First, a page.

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2. 25. 2021
Grand Seiko Introduces Four New Japan Seasons Models for 2021
Grand Seiko continues its exploration of the twenty-four sekki with four new models in the Japan Seasons Collection - SBGJ249, SBGJ251, SBGE269 and SBGE271.
Macro detail of Grand Seiko SBGJ249

In 2019, Grand Seiko unveiled the Japan Seasons collection to great acclaim. That initial launch featured four watches, each of them representing one of Japan’s twenty-four sekki (or micro-seasons) that mark the progression of the four seasons. SBGA413 (Shunbun) is a celebration of the vernal equinox that evokes the spirit of the fleeting sakura season. SBGH271 (Rikka) marks the days when spring passes over to summer. SBGH273 (Shubun) evokes the autumnal equinox, and specifically the moment when day equals night. And SBGA415 (Taisetsu) represents winter’s heavy snow as it gathers and shines against the sunlight.

The following year, Grand Seiko expanded the collection with two special edition timepieces exclusive to the United States named after one of the twenty-four sekki known in Japan as sōkō. Sōkō, which means “frost descends,” marks the end of autumn, precisely at the moment when the first frost embraces the forest. In the case of references SBGA427 and SBGA429, the two watches making up the Sōkō collection, the forest in question is the famed Arashiyama bamboo grove, a lush attraction of towering bamboo stalks covering 10 square miles in Kyoto.

Today, Grand Seiko announces four new timepieces continuing the brand’s exploration of the twenty-four sekki: SBGJ249 (Shōsho), SBGJ251 (Shunbun), SBGE269 (Tōji), and SBGE271 (Kanro).

All four Grand Seiko Japan Seasons watches on seasonal backgrounds.
From left to right: SBGJ251 (Shunbun), SBGJ249 (Shōsho), SBGE271 (Kanro), and SBGE269 (Tōji).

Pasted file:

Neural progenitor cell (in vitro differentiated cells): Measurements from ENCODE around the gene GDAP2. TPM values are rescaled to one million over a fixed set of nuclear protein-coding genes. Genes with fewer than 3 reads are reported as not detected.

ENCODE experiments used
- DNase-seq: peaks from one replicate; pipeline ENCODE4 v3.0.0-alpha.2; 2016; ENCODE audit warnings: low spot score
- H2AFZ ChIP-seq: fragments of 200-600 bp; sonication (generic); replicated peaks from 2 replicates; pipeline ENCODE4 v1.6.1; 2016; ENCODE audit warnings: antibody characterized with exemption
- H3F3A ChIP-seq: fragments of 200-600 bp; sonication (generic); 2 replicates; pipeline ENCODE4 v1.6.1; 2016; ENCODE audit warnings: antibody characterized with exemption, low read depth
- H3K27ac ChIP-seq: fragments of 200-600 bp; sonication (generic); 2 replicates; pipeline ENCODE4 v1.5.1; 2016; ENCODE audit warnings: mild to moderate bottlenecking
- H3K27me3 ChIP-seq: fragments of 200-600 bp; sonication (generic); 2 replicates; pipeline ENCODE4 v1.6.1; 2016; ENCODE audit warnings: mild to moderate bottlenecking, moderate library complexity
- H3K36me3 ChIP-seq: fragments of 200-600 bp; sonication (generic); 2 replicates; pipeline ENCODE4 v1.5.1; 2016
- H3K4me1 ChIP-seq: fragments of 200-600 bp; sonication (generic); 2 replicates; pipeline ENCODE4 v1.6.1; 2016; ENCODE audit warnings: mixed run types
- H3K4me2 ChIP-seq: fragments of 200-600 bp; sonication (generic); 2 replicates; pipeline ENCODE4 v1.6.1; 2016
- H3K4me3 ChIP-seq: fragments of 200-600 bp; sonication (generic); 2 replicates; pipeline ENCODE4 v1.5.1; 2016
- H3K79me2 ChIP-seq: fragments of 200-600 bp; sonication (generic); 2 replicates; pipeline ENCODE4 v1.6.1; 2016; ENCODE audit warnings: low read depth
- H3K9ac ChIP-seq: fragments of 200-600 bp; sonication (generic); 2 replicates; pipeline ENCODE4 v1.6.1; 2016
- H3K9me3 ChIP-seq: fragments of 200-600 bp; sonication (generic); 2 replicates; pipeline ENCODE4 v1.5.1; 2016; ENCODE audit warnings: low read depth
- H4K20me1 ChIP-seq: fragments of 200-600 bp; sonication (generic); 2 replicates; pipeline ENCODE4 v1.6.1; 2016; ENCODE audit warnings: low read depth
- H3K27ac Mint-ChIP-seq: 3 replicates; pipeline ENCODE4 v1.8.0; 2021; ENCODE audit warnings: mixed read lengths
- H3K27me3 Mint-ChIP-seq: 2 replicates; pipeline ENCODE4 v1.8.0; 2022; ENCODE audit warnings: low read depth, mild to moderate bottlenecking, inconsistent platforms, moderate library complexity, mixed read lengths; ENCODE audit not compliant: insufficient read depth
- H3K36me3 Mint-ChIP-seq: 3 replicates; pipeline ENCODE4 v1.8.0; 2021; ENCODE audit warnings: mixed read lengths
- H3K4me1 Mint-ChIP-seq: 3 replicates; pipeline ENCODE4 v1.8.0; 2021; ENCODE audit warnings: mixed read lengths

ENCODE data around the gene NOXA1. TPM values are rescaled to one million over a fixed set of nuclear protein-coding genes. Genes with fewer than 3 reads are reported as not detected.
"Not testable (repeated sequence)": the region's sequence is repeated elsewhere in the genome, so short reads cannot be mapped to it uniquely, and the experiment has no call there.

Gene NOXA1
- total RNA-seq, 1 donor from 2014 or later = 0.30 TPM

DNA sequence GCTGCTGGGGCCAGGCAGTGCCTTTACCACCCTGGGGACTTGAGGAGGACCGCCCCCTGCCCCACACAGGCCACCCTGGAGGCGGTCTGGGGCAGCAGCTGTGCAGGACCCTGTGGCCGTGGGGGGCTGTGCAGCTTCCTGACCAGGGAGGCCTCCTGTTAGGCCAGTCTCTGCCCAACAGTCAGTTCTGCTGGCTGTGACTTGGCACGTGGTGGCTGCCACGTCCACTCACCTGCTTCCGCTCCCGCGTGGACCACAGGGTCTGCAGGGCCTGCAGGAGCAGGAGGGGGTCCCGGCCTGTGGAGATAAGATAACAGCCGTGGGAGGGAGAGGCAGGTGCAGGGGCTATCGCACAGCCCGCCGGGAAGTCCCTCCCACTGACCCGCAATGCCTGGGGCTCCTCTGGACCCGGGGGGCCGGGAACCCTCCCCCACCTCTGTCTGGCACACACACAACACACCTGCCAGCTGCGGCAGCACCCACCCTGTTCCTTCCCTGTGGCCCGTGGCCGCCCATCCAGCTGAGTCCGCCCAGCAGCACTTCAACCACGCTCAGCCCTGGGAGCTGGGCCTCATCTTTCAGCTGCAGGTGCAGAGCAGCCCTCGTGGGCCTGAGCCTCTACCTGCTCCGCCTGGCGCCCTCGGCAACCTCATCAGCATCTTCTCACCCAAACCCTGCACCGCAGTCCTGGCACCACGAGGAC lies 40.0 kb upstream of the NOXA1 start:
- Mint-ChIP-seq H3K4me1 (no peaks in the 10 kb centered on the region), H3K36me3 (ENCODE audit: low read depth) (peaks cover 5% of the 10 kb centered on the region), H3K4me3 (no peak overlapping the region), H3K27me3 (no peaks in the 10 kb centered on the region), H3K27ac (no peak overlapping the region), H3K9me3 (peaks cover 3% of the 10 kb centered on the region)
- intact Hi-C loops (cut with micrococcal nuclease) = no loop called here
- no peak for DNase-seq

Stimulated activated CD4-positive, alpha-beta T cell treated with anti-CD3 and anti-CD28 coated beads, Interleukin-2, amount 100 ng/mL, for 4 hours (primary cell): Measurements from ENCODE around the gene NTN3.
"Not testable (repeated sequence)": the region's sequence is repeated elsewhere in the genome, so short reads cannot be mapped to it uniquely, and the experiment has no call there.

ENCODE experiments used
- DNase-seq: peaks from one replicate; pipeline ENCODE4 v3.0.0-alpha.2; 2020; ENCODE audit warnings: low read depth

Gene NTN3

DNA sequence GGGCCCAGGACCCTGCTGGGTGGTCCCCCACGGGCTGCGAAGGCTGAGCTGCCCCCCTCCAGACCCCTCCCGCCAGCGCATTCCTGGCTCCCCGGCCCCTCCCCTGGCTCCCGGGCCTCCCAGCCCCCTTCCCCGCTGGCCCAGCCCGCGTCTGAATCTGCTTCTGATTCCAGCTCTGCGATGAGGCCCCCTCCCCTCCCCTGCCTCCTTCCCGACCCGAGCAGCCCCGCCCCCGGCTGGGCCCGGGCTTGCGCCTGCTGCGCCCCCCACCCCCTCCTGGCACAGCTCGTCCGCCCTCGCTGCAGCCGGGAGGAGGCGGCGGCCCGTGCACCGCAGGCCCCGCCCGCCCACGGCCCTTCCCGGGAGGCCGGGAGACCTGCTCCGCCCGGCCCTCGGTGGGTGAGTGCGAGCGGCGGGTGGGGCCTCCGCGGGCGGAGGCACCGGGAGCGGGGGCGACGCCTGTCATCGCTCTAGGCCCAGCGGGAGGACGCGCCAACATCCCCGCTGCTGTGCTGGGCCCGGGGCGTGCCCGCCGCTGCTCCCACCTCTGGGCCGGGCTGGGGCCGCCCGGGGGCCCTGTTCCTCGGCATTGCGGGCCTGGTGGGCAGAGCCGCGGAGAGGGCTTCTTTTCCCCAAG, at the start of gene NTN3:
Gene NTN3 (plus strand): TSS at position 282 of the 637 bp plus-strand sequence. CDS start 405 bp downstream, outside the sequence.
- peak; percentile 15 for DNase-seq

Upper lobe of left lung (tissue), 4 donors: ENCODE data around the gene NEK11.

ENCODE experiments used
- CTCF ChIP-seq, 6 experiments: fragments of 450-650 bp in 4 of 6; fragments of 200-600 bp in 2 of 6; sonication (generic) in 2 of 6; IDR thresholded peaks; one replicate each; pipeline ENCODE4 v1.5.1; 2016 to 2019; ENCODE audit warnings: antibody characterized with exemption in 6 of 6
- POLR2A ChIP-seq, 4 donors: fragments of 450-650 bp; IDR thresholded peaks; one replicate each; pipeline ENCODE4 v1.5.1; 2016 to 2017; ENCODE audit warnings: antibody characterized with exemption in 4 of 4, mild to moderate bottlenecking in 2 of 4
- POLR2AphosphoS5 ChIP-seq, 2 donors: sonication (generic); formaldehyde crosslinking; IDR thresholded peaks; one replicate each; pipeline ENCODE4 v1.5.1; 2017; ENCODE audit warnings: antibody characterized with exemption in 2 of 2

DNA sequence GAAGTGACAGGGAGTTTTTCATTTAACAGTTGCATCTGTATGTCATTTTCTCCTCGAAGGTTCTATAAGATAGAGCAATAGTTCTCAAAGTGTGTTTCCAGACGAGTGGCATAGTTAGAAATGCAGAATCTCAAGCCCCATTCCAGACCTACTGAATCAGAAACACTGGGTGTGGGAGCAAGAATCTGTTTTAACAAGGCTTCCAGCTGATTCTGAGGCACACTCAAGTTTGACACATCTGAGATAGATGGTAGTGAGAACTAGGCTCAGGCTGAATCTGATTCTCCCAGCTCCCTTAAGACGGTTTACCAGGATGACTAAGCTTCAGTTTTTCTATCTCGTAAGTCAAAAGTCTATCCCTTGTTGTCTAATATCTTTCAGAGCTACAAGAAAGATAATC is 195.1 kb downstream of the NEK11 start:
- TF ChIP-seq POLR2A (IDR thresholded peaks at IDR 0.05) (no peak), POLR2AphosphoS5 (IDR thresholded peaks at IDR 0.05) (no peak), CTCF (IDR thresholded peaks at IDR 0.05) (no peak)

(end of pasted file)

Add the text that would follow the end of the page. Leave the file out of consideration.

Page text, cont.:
Continuing the Japan Seasons

The initial Japan Seasons collection placed all four references in the modern interpretation of the 62GS case design. Other than dial aesthetics, the main distinctions among the four are the case material (stainless steel versus titanium) and the movement (Hi-Beat versus Spring Drive). SBGA413 and SBGA415 feature High-Intensity Titanium cases and are powered by the Spring Drive 9R65 caliber, and SBGH271 and SBGH273 feature stainless steel cases and are powered by the Hi-Beat 9S85 caliber. Sōkō was a departure from this foundation. SBGA427 and SBGA429 unveiled a 39mm version of a case design that harkens to the contemporary Grand Seiko Style, a design language first introduced in 1998 and reinterpreted by Sōkō designer Kioyotaka Sakai. Both watches are rendered in stainless steel and feature the Spring Drive 9R65 caliber.

Grand Seiko SBGJ249 stainless steel wristwatch SBGJ249 (Shōsho).
Grand Seiko SBGJ251 stainless steel wristwatch SBGJ251 (Shunbun).

SBGJ249 and SBGJ251 utilize a case design seen before in references SBGJ217 and SBGJ219, two Hi-Beat GMT models from the Elegance Collection. The case measures 39.5mm across and 14.1mm thick, the latter number accommodating a vintage-inspired box-shaped sapphire crystal. SBGE269 and SBGE271 pull from a similar case design of reference SBGE277, a Spring Drive GMT model also from the Elegance Collection. The case diameter measures a bit larger at 40.2mm, and a touch thinner at 14mm, which also includes the box-shaped sapphire crystal.

Grand Seiko SBGE269 white dial stainless steel wristwatch SBGE269 (Tōji).
Grand Seiko SBGE271 black dial stainless steel wristwatch SBGE271 (Kanro).

Despite the slight differences in dimensions, both cases are interpretations of the first-ever Grand Seiko case from 1960. The softly contoured case features beveled lugs and Zaratsu-polished sides for a distortion-free finish, a Grand Seiko mainstay.

The Movements

Though all four watches feature a GMT complication, the engines, which can be seen through an open case back, are quite different.